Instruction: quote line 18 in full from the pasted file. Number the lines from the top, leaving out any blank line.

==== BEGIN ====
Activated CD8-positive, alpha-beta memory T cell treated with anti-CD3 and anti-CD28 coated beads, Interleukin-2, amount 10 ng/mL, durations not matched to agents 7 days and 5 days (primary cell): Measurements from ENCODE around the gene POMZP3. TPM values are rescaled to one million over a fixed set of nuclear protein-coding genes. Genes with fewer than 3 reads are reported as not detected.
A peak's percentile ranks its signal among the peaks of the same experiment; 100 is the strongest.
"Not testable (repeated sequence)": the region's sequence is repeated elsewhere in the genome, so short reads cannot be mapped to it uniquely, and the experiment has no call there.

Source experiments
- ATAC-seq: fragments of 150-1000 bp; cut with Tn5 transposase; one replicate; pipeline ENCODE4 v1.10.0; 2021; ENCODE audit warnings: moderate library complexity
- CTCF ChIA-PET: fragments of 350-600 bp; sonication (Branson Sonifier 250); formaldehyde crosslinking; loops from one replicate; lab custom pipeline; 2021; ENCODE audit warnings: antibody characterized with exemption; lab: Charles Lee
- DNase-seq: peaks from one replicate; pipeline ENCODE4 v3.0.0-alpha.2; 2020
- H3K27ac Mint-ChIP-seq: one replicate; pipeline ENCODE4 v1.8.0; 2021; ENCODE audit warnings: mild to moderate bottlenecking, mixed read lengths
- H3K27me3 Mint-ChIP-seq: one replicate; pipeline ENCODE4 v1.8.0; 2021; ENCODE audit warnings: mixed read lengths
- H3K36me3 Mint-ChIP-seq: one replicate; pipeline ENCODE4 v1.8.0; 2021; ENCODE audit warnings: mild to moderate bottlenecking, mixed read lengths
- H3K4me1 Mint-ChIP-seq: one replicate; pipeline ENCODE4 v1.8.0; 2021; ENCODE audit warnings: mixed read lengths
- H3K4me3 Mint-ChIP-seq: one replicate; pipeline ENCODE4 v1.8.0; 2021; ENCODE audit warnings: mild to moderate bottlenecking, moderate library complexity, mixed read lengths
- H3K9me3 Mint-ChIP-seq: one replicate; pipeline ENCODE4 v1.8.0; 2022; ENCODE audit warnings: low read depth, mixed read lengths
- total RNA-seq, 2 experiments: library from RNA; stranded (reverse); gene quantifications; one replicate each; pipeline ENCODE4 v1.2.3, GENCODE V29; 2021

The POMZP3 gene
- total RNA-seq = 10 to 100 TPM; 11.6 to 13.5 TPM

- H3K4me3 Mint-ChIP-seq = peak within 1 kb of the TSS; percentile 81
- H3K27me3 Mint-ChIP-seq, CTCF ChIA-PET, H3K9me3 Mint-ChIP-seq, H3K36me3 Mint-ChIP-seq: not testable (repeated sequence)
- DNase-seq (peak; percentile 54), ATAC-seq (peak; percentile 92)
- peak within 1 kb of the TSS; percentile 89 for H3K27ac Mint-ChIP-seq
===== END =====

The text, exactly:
- H3K27me3 Mint-ChIP-seq, CTCF ChIA-PET, H3K9me3 Mint-ChIP-seq, H3K36me3 Mint-ChIP-seq: not testable (repeated sequence)